Marrying "to get" and "to have"

Typically, “have got” is considered the informal structure of “got” (see here for an example). This presumes that the meaning is the same, but the construction has a formal/informal tone (in other words, the deep structure of the sentence is sustained).

This certainly works when the object is a noun. Let’s look at four sentences where this works:

1A           “I’ve got a present”
1B           “I have a present”
2A           “I’ve got a boyfriend”
2B           “I have a boyfriend”

 But this dynamic change when the object of the sentence is a pronoun. In fact, the two (“have got” and “have”) are no longer semantically similar when we apply it to pronouns. Consider the following three sentences:

3A           “I have you.”
3B           “I got you.”
3C           “I’ve got you.”

 In the first of these three sentences, I have you is an indication of possession, and can be somewhat creepy in the wrong context (after all, will you have me for lunch?). However, it can also be used in a relational context. For example, see the sentences below, from COCA:

             “You have me at a disadvantage” (Fiction)
5              “Will you have me back on the show and apologize in person?” (TV News)
6              “Once you have him chitchatting, he might inadvertently let something slip.” (Magazine)
7              “I can do anything if I have you with me.” (News)

Here, there is still the essence of possession, as typically the subject is in a position of authority. However, in the last example, [7], we can see the use of “have” in the relational context, which is where [3C] comes in.

The sentence “I got you” shows the complexity of the verb ‘to get’, since it holds multiple meanings. With nouns, often the “to get” is also an indication of possession (“I got coffee [for you]”). However, with pronouns, the verb “to get” is a signal of understanding (“she gets me” or “he gets her”).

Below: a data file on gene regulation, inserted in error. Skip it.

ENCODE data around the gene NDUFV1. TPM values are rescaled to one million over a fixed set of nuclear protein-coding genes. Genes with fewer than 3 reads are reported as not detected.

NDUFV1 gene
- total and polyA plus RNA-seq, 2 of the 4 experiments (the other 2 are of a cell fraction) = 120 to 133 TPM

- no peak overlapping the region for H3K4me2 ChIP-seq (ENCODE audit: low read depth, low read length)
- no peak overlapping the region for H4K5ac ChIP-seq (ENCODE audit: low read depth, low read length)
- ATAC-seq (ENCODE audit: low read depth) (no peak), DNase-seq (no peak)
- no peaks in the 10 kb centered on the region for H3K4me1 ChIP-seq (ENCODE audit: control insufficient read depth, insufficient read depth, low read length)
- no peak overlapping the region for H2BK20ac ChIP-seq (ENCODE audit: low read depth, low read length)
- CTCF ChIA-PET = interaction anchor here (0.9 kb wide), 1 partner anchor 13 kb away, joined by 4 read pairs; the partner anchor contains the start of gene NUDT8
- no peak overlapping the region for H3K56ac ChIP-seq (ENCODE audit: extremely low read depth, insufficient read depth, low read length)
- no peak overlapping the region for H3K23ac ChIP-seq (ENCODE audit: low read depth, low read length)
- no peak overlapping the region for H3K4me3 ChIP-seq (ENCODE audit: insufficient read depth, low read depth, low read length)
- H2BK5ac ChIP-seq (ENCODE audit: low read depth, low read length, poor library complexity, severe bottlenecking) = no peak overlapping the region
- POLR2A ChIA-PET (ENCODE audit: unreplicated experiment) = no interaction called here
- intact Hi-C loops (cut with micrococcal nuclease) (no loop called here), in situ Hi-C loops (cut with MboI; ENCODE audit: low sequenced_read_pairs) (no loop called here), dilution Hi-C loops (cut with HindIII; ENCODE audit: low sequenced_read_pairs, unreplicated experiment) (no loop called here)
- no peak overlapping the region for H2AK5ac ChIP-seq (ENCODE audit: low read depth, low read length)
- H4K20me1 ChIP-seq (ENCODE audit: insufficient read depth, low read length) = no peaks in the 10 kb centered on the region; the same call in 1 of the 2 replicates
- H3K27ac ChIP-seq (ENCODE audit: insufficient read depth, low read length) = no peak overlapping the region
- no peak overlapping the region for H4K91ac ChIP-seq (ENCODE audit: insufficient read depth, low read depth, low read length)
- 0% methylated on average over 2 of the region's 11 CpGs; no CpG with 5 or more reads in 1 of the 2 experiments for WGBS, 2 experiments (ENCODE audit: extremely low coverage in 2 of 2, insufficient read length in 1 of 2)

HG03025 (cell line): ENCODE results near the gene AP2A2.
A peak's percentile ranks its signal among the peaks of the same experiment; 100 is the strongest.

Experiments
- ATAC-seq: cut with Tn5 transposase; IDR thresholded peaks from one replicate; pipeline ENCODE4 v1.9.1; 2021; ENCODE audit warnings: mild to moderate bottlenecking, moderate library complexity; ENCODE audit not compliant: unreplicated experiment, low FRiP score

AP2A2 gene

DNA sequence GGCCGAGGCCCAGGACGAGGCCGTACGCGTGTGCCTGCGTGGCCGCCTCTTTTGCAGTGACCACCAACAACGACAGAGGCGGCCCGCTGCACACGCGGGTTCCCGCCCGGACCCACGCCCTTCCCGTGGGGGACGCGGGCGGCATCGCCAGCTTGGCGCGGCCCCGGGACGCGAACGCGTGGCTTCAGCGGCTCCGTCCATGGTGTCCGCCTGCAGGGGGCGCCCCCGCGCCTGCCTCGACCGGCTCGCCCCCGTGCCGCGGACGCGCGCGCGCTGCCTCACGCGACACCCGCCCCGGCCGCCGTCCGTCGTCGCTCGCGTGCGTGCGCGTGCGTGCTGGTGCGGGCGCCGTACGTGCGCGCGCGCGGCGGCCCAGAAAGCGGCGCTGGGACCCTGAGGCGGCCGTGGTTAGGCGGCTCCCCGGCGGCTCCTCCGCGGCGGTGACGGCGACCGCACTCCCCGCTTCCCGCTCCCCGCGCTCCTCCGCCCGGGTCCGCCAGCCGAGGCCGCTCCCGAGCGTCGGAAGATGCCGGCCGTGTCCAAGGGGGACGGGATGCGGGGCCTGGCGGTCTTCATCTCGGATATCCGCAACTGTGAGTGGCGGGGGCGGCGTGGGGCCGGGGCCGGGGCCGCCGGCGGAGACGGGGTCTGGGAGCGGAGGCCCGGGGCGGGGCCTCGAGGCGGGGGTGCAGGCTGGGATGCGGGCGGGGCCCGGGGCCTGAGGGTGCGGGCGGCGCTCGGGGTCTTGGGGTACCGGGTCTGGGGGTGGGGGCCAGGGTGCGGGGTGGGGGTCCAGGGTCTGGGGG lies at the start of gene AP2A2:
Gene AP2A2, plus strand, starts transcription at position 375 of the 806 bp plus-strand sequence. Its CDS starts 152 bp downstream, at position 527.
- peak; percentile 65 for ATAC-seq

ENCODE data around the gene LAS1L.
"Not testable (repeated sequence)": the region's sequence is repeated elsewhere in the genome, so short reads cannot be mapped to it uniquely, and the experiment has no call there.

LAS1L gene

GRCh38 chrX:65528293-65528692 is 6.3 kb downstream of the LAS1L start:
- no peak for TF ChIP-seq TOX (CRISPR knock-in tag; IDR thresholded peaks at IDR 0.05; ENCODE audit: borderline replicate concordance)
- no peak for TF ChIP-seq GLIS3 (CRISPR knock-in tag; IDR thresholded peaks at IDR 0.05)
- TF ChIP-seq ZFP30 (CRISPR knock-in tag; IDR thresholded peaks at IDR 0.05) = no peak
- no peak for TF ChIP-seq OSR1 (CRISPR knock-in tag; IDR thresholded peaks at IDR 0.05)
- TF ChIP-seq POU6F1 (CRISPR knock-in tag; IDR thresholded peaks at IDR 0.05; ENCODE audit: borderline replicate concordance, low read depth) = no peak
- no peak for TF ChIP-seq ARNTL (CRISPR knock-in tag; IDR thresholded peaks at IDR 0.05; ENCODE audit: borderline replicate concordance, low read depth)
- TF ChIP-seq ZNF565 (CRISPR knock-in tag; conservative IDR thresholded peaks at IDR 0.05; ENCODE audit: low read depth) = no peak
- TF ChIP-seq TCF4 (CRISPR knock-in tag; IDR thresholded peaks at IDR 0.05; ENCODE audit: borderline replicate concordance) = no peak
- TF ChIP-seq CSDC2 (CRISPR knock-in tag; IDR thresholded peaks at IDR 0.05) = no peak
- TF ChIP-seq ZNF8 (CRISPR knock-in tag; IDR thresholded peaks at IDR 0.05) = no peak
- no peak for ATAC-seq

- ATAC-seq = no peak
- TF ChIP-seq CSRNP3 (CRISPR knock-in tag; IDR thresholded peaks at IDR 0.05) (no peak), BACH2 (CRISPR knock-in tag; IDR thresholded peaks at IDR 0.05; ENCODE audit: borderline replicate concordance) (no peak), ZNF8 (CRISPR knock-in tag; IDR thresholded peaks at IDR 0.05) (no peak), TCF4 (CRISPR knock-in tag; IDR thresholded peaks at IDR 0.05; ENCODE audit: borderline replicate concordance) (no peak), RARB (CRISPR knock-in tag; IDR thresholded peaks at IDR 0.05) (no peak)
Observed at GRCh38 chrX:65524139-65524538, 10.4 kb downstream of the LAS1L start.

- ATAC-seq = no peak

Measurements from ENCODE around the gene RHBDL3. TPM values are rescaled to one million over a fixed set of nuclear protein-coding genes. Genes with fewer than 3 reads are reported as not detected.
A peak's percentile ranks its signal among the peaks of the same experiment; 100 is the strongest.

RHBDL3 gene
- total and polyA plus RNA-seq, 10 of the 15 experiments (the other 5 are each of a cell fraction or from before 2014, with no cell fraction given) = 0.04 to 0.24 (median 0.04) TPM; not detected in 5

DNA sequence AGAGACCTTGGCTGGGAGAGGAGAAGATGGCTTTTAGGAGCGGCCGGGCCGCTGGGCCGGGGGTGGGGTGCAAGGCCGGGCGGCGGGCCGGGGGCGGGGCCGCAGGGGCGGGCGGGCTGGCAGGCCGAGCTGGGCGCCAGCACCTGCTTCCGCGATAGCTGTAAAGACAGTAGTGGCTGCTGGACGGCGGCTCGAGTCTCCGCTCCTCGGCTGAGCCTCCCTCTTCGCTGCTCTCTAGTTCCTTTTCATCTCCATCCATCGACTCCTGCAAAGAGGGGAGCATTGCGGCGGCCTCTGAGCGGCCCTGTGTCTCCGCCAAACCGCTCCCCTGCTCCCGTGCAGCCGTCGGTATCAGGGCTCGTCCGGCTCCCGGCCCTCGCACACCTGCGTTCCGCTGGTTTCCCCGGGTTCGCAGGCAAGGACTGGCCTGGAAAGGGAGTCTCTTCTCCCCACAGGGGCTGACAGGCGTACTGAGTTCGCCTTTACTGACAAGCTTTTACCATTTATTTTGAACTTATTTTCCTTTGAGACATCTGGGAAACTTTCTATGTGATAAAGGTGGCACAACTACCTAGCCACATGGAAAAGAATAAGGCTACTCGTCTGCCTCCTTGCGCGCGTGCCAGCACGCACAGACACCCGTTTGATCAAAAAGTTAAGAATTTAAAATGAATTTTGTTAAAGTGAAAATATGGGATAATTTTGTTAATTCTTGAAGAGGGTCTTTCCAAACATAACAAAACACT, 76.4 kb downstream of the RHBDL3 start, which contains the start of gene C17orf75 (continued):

The syntax of the last sentence, “I’ve got you” is a mix of both—possession and understanding. This combination is so much more meaningful than the individual terms, making the syntactic construction “have got” more complex than the simple “formal/informal” narrative we traditionally learn.

3C           “I’ve got you.”
9              “You’ve got me.”

In the four “words” above (technically three words, one of which is a conjunction), we are expressing both possession and understanding—in other words, trust. When I say “he’s got her”, I am indicating that the object (“she”) can trust the subject (“he”) because the subject is capable of taking on (possessing) some burden, and because the subject understands the weight of that burden.

The expression of trust and wanting to be trusted is especially clear in first- and second-person pronouns, such as in [3c] and [9]. It’s the kind of language—perhaps my literal love language—that exists in relationships, when we rely on one another immensely as day-to-day safety nets. But it’s also something I find myself saying to friends and close compadres. When I use [3C], I am expressing appreciation for you by indicating how much I trust you. When I use [9], I am expressing a desire to be trusted.

So much can be said in so few words.